I was reading some dispatches from the NFL scouting combine and saw a name that I wasn't familiar with atop the list of fastest throw from a quarterback. I also got an email about Chris Leak scoring poorly on the Wonderlic test and it made reference to the same name. Toby Korrodi of Central Missouri threw the ball at 63 mph, according to the Newark Star-Ledger's notes, so I decided to dig a bit deeper to find out if Korrodi is destined to be the next Johnny Unitas.
Not surprisingly the Kansas City Star comes up first when you consult Senor Google. Randy Covitz has done a great job of profiling the local long shot. Korrodi's story helps, right from the start you've got yourself a helluva hook.
Korrodi, 23, is a father of three whose wife survived a horrific cannon accident on a football field three years ago.
Don't jump to any conclusions, Korrodi's wife has never been involved with Rex Grossman. It's a more conventional cannon accident, if such a thing exists. When Korrodi was at a different Division II school, Northern State, his wife Laura worked in game-day promotions. Like many schools, Northern used a cannon as part of the Saturday festivities and her job was to load the gunpowder. Wind carried a spark into the barrel and the cannon went off causing first and second-degree burns to her face and third-degree burns elsewhere on her body.
She's okay now and the couple have three kids together. Korrodi left Northern State when their coach, Ken Heupel (father of former Oklahoma QB Josh Heupel), retired and found his way to Central Missouri. He starred at Northern, completing a Mineral Water Bowl-record 33 passes for 422 yards in a 36-33 loss to Washburn. The Mineral Water Bowl, for those of you who live under a rock, matches teams from the Northern Sun and Mid-America Intercollegiate Conferences that don't make the Division II playoffs. It's like Excelsior Springs, MO's version of the Humanitarian Bowl, only without the blue turf.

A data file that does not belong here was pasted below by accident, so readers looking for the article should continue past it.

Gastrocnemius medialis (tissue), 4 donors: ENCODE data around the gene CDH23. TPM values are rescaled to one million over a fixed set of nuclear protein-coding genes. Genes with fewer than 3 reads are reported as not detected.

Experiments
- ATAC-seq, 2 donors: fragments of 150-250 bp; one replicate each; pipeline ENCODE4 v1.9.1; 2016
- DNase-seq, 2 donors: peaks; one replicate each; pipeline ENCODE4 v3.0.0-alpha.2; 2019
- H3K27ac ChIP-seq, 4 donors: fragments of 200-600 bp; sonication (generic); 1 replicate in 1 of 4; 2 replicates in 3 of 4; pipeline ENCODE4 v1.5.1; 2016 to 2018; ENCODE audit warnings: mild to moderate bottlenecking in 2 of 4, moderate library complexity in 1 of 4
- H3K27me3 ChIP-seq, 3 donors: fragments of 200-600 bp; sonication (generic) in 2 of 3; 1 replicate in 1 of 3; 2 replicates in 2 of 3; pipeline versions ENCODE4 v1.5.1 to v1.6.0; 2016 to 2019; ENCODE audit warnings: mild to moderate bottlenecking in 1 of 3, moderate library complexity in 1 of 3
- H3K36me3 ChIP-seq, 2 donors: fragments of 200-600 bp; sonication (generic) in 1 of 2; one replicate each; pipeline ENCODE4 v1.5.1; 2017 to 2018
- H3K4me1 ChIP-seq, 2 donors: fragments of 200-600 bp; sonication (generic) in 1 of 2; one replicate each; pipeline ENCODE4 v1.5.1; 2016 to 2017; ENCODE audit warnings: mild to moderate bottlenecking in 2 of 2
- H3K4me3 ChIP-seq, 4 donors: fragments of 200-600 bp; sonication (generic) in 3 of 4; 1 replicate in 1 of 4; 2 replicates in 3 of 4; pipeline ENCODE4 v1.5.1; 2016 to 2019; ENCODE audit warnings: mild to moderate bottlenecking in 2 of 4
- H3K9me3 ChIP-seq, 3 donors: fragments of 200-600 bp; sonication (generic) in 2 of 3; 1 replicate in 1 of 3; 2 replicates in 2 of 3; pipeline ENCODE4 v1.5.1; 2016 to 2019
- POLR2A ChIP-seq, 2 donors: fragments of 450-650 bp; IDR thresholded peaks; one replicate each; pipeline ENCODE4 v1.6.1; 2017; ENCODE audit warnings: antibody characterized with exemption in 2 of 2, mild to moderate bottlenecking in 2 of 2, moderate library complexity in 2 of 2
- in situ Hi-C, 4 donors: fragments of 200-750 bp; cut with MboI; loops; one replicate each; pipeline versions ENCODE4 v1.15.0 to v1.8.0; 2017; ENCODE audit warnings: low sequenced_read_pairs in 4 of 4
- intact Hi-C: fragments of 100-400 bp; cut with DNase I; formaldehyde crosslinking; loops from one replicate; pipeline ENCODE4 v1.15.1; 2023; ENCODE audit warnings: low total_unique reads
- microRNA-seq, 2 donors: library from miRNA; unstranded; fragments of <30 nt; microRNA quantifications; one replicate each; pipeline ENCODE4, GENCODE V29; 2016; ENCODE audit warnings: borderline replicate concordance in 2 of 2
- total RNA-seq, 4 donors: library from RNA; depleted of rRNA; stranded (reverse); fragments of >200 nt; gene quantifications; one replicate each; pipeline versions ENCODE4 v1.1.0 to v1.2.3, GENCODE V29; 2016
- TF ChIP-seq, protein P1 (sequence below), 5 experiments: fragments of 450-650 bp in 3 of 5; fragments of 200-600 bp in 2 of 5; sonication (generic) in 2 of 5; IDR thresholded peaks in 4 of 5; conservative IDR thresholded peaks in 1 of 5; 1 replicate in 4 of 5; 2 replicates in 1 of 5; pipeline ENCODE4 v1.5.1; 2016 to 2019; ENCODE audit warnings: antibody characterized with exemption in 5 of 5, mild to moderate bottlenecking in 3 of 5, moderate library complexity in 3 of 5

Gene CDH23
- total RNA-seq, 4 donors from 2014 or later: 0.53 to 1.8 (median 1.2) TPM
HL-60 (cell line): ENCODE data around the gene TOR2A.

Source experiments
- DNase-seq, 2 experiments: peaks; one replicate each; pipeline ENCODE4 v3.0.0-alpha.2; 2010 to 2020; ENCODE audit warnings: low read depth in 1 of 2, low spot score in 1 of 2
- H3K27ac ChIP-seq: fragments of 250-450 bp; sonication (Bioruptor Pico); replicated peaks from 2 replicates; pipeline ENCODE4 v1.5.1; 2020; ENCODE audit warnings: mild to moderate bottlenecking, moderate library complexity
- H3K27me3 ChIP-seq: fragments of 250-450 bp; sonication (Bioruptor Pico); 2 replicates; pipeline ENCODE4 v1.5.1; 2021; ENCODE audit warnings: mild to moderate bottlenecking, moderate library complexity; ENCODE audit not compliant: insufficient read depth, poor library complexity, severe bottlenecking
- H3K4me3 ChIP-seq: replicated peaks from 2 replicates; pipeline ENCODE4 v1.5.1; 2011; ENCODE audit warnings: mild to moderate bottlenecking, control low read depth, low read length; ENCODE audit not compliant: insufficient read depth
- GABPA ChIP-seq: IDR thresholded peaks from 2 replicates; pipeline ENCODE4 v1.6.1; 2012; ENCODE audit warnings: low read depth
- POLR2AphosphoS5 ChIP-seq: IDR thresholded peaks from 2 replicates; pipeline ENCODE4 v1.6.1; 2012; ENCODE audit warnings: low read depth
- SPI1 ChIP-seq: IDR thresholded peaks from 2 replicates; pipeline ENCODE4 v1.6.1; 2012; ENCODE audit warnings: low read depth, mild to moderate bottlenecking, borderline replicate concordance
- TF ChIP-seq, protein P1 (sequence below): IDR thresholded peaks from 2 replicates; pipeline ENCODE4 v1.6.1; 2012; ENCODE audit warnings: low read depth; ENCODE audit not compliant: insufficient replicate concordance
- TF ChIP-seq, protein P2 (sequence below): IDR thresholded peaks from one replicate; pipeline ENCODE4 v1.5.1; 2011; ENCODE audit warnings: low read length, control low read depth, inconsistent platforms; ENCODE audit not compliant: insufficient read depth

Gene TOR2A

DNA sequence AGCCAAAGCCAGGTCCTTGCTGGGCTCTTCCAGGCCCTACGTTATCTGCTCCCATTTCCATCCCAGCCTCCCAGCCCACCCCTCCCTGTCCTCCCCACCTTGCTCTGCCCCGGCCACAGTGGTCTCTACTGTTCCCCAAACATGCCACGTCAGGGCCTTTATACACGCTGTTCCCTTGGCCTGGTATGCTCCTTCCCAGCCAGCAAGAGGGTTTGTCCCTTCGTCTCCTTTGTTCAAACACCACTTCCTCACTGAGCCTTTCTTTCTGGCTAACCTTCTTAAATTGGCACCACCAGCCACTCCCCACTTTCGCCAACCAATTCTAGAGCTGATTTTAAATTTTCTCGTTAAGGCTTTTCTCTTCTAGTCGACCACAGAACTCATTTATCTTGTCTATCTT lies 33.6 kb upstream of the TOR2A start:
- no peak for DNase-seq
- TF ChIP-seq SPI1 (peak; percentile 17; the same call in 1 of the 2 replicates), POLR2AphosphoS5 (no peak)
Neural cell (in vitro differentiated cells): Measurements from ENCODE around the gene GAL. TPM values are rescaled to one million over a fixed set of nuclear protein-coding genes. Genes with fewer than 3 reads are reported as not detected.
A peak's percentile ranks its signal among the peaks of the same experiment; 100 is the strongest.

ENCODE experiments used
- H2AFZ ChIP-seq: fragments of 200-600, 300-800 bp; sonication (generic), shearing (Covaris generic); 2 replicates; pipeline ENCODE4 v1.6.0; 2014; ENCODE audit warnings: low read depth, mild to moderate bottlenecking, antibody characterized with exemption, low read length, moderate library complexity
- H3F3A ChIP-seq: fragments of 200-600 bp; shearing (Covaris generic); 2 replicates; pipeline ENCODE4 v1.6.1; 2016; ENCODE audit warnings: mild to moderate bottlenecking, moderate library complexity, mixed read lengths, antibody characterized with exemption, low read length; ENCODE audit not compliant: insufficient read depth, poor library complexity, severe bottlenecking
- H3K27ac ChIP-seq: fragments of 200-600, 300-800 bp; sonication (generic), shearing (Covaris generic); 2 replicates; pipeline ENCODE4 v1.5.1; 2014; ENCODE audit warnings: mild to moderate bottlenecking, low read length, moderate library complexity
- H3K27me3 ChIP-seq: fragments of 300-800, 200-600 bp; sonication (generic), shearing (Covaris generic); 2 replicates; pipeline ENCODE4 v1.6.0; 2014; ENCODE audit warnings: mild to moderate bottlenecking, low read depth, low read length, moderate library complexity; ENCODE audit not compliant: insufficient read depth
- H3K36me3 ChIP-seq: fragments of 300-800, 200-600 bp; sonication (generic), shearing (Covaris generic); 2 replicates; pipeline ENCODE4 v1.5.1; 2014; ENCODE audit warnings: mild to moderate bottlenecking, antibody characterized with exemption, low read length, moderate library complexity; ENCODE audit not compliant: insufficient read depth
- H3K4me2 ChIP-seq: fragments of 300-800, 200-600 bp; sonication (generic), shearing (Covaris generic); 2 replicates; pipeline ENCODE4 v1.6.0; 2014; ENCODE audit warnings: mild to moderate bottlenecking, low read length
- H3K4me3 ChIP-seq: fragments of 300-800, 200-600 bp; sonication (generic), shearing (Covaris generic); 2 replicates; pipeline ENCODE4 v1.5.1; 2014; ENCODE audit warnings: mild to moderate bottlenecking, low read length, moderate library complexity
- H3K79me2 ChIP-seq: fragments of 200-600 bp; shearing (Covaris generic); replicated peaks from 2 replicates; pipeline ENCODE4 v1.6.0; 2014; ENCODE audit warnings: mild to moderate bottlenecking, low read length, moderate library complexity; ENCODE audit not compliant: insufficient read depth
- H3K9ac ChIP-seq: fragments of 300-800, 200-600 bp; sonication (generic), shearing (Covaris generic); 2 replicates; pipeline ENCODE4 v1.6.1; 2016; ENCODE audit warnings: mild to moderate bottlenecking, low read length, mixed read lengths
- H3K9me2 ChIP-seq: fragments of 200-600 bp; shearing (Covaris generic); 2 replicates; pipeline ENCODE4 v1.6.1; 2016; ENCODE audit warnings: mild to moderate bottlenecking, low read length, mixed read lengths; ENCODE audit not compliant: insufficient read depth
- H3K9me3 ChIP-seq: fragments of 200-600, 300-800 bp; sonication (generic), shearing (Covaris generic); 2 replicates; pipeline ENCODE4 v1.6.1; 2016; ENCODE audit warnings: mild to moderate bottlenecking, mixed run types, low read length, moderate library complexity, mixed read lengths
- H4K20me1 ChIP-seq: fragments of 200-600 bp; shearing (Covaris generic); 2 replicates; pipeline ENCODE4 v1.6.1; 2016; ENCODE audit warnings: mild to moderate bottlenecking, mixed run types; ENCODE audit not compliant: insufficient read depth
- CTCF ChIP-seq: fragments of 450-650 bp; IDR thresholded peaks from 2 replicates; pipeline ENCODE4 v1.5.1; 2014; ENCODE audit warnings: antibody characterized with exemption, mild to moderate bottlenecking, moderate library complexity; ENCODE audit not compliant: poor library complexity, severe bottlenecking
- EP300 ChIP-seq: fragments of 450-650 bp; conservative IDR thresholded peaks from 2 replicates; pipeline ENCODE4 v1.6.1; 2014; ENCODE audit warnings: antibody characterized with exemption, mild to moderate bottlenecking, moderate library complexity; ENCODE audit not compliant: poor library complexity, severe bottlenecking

If it's true that Korrodi scored a 12 on the Wonderlic it wouldn't be the first time poor test taking kept him from achieving his dreams. He was All-State as a high schooler in San Antonio but, reports the Star, "didn’t take school too seriously and let his grades slide". He was a resounding success in Division II and ranks fifth all time in touchdowns and eighth in passing yards. It's good that he put up such gaudy numbers and good that he stands 6'4" because the odds are even longer for players from his tier than they are for the average collegian. Only two D-II QB's were on NFL rosters last season - Jon Kitna and Todd Bouman - were on NFL rosters last season.
I'm rooting for the dumb lug, though, and hopefully his performance at the combine gets him drafted. It sounds like it got him noticed, at least, and who couldn't use a feel-good story at the third quarterback.